At midyear, U.S. hedge fund assets had jumped $102 billion to nearly $1.4 trillion. Although that’s shy of the roughly $1.7 trillion hedge funds managed in 2008, our biannual Billion Dollar Club survey shows, it’s still about $300 billion more than the nadir three years ago. The first half was so bullish that a couple of the highest flyers—Third Point and Davidson Kempner Capital Management—even closed off funds to new investment.
Hedge funds seemed firmly on their way back until the market collapse of August, which has stretched into autumn. The AR Composite Index was barely above water, up 0.41% at the end of August.
With markets so out of whack, it’s no surprise that the biggest names in hedge funds keep cashing it in, starting with Stanley Druckenmiller last year. This summer, George Soros decided to turn his fund into a family office, and in September, Bruce Kovner announced he would retire and turn Caxton Associates over to his lieutenant, Andrew Law. It is somewhat dispiriting that the giants are leaving the game, but their protégés are picking up the slack. Notably, an alum of Druckenmiller’s Duquesne Capital Management launched a fund, PointState Capital, which quickly amassed $5 billion. That made PointState one of the biggest gainers in this month’s survey.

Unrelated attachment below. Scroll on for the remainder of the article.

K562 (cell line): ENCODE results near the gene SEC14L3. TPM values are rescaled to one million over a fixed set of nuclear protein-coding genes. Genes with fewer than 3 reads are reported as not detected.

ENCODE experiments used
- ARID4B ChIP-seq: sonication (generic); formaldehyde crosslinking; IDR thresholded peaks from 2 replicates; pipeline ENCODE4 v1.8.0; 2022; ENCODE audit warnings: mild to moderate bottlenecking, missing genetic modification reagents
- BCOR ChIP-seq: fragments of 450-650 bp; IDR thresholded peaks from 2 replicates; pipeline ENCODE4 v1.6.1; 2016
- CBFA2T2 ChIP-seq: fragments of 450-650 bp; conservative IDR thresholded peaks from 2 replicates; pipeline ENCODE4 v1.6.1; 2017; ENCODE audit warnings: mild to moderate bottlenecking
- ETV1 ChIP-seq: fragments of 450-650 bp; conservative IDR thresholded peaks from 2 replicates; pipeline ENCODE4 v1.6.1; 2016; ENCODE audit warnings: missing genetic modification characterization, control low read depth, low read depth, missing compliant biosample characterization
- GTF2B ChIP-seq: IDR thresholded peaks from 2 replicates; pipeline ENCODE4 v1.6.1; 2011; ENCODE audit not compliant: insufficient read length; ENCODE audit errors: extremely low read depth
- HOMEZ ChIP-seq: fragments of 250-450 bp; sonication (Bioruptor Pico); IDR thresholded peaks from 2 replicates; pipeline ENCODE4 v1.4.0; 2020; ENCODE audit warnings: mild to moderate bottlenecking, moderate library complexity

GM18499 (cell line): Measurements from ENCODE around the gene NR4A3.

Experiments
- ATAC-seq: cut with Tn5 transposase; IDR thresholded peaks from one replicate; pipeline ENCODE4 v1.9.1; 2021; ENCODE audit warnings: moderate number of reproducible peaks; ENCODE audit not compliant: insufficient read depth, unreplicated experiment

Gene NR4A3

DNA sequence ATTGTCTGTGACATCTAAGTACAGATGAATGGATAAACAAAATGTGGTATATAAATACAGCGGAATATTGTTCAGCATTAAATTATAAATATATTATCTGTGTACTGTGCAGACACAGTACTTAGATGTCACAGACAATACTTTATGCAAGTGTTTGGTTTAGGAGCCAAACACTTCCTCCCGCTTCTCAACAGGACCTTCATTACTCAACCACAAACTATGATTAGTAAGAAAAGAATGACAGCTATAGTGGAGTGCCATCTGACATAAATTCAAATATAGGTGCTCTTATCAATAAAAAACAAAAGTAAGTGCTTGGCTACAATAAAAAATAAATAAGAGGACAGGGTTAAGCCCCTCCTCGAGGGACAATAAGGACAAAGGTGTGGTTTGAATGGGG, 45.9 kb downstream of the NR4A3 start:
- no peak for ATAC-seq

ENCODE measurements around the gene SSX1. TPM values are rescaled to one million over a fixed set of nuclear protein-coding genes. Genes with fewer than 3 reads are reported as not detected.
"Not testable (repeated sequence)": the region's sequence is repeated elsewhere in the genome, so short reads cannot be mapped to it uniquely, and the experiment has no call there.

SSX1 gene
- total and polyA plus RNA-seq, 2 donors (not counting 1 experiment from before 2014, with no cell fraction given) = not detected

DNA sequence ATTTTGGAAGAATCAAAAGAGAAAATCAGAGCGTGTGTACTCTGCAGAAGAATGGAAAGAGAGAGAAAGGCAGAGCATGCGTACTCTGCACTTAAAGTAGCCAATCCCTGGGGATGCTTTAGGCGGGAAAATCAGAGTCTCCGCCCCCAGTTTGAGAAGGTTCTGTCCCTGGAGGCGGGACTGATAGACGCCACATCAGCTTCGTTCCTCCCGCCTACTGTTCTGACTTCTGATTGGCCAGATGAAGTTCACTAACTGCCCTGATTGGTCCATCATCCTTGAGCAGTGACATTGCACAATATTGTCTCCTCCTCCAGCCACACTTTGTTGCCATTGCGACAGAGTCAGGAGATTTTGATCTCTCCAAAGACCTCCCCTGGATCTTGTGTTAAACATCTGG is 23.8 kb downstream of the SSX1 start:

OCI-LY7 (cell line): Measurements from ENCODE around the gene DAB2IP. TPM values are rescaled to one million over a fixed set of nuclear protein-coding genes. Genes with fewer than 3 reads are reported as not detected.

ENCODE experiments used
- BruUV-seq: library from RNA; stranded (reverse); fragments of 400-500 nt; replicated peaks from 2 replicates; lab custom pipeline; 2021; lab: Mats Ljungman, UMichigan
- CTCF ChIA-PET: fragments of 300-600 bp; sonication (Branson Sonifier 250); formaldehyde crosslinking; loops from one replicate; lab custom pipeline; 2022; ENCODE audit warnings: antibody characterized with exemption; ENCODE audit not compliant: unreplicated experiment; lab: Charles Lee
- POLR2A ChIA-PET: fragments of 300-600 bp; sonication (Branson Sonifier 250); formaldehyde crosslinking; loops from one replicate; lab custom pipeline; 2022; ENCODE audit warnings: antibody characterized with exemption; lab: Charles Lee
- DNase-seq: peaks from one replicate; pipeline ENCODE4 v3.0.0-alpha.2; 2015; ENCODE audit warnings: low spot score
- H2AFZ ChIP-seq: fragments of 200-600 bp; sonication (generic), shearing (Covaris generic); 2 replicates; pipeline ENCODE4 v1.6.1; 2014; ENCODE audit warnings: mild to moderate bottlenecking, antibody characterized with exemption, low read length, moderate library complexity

Despite the grim financial news, there doesn’t seem to be a lot of panic in the air, as was the case three years ago at this time. One reason may be that hedge funds have turned so risk averse. Leverage is low, cash is king and the losses have so far been manageable.
Investors seem to be taking something of a wait-and-see attitude. Redemptions, while at a 12-month high in September, so far are running well below the 2008 period. In September, forward redemptions, as measured by GlobeOp Financial Services, were only 3.11% of assets it administers, compared with 19.27% in November 2008.
At this writing, it’s still too early to judge what will happen on September 30, when many would have to put in redemptions for the end of the year. But a massive outflow seems unlikely. Even if more of the legends retire, their investors will have to go somewhere.